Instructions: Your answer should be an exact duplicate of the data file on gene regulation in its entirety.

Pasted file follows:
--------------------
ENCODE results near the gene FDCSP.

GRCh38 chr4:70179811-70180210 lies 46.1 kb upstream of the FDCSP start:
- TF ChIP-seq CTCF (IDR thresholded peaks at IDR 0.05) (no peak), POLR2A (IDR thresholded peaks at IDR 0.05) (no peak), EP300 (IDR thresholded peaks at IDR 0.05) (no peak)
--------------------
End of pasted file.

ENCODE results near the gene FDCSP.

GRCh38 chr4:70179811-70180210 lies 46.1 kb upstream of the FDCSP start:
- TF ChIP-seq CTCF (IDR thresholded peaks at IDR 0.05) (no peak), POLR2A (IDR thresholded peaks at IDR 0.05) (no peak), EP300 (IDR thresholded peaks at IDR 0.05) (no peak)